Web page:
A large southern emission nebula, IC 2948
AAO image reference AAT 108.    « Previous || Next »

A large southern emission nebula, IC 2948 and IC 2944, ic2948.jpg, ic2944.jpg
Top left is NE. Image width is about 47 arc min
Image and text © 2000-2010, Australian Astronomical Observatory, photograph by David Malin.


Between the Southern Cross and the rich Carina region, on the southern border of Centaurus, is a large, almost featureless emission nebula, IC 2948, with a sprinkling of bright stars, Collinder 249. It is against this uniform, backdrop that we see a brighter region (IC 2944) which hosts small group of dark clouds of the kind known as 'Bok globules'. They are named for the Dutch-American astronomer who first drew attention to them as the possible sites of star formation.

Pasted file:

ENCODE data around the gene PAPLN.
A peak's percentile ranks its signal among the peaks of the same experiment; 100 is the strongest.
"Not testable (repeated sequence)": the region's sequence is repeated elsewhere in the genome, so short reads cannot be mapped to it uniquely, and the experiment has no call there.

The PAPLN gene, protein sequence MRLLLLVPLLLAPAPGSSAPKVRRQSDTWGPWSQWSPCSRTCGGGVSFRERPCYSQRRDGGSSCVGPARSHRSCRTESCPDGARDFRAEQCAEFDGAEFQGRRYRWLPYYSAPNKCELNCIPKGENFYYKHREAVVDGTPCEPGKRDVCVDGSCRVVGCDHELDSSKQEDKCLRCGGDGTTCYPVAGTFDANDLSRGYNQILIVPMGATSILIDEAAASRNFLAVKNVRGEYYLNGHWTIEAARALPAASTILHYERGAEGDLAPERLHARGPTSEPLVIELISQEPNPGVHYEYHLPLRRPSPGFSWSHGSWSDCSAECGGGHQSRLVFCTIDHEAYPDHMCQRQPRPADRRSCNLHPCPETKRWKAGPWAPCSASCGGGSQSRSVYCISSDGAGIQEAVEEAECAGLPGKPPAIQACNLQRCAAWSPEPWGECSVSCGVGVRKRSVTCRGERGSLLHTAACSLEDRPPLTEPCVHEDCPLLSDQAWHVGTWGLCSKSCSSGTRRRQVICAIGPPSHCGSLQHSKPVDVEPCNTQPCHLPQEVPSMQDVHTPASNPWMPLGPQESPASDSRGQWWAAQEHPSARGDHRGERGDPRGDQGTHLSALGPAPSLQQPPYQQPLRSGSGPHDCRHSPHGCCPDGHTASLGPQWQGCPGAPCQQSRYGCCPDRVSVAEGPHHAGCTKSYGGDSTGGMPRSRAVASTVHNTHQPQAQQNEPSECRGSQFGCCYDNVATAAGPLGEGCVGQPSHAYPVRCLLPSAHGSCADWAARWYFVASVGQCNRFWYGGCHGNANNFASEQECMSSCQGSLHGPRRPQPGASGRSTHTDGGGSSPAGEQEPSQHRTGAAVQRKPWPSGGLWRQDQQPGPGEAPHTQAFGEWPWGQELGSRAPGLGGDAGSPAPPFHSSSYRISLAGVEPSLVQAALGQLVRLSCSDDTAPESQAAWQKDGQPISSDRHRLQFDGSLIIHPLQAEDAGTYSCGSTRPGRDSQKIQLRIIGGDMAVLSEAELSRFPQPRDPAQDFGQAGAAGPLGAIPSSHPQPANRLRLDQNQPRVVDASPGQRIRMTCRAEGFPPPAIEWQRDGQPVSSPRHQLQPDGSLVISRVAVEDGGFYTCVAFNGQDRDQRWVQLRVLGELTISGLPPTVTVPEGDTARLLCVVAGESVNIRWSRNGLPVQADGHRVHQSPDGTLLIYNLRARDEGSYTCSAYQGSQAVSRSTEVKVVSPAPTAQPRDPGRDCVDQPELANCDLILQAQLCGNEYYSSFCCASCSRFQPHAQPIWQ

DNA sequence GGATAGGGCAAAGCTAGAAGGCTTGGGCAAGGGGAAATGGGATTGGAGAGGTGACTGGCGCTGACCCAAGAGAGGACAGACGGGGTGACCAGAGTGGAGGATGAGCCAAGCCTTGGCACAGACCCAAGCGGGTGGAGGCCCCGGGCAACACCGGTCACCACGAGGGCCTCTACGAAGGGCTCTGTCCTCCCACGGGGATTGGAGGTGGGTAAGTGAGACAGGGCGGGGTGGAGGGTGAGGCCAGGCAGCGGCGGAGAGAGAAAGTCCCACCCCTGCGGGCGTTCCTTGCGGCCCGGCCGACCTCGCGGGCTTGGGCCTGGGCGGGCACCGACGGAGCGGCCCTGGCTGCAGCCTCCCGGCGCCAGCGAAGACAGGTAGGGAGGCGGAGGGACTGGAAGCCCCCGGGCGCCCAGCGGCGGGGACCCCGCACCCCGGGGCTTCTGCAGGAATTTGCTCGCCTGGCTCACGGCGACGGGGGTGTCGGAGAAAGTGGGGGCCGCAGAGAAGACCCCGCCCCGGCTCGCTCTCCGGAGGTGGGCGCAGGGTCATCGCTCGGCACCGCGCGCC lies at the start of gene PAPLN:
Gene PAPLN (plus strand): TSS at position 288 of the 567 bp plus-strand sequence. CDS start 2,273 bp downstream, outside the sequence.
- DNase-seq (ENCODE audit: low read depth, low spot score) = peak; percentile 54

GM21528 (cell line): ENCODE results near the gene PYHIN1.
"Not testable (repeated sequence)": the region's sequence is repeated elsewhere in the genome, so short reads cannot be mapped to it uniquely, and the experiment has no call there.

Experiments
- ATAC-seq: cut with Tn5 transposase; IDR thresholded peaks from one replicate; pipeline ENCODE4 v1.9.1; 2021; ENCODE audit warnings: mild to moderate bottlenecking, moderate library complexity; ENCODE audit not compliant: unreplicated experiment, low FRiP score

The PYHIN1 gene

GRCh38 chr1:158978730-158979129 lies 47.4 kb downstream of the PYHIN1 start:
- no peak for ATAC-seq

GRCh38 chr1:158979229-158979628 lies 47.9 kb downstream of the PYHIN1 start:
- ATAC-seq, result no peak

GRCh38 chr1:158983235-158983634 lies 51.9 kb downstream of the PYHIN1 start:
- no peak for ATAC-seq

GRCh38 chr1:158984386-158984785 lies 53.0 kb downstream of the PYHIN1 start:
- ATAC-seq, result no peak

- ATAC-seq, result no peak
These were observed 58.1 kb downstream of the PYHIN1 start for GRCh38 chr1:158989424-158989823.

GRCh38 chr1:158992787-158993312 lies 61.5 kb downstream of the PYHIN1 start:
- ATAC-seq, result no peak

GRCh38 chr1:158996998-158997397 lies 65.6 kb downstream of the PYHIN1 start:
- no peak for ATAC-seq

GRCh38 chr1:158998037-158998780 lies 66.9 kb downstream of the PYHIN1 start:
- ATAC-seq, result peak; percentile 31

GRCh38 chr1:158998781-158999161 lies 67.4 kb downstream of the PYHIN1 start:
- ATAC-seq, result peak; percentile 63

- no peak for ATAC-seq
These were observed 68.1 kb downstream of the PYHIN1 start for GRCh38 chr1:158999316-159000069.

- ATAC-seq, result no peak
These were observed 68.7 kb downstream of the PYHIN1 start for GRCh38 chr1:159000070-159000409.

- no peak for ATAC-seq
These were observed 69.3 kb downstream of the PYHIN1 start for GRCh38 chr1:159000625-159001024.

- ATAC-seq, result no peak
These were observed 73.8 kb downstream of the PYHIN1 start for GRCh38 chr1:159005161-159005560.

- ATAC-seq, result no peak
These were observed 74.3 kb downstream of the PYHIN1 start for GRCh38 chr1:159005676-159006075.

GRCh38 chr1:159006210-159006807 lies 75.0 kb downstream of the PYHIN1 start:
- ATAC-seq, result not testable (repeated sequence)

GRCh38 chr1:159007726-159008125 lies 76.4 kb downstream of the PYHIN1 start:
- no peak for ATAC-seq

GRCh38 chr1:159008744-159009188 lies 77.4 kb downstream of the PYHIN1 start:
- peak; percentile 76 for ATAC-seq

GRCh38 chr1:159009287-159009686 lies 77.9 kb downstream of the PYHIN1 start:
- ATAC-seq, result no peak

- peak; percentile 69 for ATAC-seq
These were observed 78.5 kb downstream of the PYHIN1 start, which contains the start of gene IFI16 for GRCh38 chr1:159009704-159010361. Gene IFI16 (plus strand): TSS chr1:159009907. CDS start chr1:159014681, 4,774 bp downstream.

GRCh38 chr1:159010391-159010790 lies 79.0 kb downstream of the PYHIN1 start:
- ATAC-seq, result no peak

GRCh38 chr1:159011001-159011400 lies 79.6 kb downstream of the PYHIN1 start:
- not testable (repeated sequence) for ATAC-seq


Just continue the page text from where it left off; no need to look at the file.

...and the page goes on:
As one might expect with such a description there are young stars scattered through the nebula and these stars are responsible for its existence. the stars only 10 million years old and the hydrogen they illuminate seems to be unusually thinly spread and very uniform, so the nebula is both faint and extensive. It is also quite distant, about 6000 light years and is only two degrees from the Galactic plane, so there are many foreground stars.

Related Images
AAT 77.  The Bok globules in IC 2948
Constellation of Centaurus (external site)

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Updated by David Malin, 2010, August 1